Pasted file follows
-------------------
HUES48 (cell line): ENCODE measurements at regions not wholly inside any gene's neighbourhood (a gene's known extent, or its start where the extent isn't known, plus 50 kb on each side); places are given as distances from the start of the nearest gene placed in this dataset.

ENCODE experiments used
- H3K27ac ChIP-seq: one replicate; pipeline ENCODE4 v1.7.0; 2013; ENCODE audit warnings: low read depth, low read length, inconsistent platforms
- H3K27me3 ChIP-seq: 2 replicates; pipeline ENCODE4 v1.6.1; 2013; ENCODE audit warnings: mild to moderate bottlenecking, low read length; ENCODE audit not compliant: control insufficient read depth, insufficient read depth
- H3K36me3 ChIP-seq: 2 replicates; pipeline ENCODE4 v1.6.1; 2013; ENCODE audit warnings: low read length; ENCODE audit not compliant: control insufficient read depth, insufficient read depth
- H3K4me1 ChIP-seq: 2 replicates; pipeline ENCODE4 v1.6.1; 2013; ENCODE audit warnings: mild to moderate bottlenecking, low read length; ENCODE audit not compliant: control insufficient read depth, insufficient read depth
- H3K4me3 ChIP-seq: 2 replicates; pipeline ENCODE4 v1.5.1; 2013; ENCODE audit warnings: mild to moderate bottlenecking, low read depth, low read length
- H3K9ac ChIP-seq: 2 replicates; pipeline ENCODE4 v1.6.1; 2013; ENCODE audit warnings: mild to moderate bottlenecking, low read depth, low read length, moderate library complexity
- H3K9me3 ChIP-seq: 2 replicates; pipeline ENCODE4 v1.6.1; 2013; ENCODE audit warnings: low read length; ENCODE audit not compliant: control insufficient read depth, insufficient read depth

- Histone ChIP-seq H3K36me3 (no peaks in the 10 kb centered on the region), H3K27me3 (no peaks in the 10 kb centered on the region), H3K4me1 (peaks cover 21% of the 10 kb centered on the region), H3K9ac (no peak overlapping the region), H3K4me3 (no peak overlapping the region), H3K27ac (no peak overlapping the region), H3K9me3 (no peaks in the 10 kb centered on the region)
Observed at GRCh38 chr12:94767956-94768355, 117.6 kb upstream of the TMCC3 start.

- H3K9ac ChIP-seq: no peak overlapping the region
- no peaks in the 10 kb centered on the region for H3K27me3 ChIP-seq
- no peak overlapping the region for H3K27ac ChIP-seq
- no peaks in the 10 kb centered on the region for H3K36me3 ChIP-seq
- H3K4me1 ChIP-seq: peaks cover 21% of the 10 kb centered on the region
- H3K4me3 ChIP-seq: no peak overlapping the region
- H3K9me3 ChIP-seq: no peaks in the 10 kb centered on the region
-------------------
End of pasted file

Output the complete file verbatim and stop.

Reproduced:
HUES48 (cell line): ENCODE measurements at regions not wholly inside any gene's neighbourhood (a gene's known extent, or its start where the extent isn't known, plus 50 kb on each side); places are given as distances from the start of the nearest gene placed in this dataset.

ENCODE experiments used
- H3K27ac ChIP-seq: one replicate; pipeline ENCODE4 v1.7.0; 2013; ENCODE audit warnings: low read depth, low read length, inconsistent platforms
- H3K27me3 ChIP-seq: 2 replicates; pipeline ENCODE4 v1.6.1; 2013; ENCODE audit warnings: mild to moderate bottlenecking, low read length; ENCODE audit not compliant: control insufficient read depth, insufficient read depth
- H3K36me3 ChIP-seq: 2 replicates; pipeline ENCODE4 v1.6.1; 2013; ENCODE audit warnings: low read length; ENCODE audit not compliant: control insufficient read depth, insufficient read depth
- H3K4me1 ChIP-seq: 2 replicates; pipeline ENCODE4 v1.6.1; 2013; ENCODE audit warnings: mild to moderate bottlenecking, low read length; ENCODE audit not compliant: control insufficient read depth, insufficient read depth
- H3K4me3 ChIP-seq: 2 replicates; pipeline ENCODE4 v1.5.1; 2013; ENCODE audit warnings: mild to moderate bottlenecking, low read depth, low read length
- H3K9ac ChIP-seq: 2 replicates; pipeline ENCODE4 v1.6.1; 2013; ENCODE audit warnings: mild to moderate bottlenecking, low read depth, low read length, moderate library complexity
- H3K9me3 ChIP-seq: 2 replicates; pipeline ENCODE4 v1.6.1; 2013; ENCODE audit warnings: low read length; ENCODE audit not compliant: control insufficient read depth, insufficient read depth

- Histone ChIP-seq H3K36me3 (no peaks in the 10 kb centered on the region), H3K27me3 (no peaks in the 10 kb centered on the region), H3K4me1 (peaks cover 21% of the 10 kb centered on the region), H3K9ac (no peak overlapping the region), H3K4me3 (no peak overlapping the region), H3K27ac (no peak overlapping the region), H3K9me3 (no peaks in the 10 kb centered on the region)
Observed at GRCh38 chr12:94767956-94768355, 117.6 kb upstream of the TMCC3 start.

- H3K9ac ChIP-seq: no peak overlapping the region
- no peaks in the 10 kb centered on the region for H3K27me3 ChIP-seq
- no peak overlapping the region for H3K27ac ChIP-seq
- no peaks in the 10 kb centered on the region for H3K36me3 ChIP-seq
- H3K4me1 ChIP-seq: peaks cover 21% of the 10 kb centered on the region
- H3K4me3 ChIP-seq: no peak overlapping the region
- H3K9me3 ChIP-seq: no peaks in the 10 kb centered on the region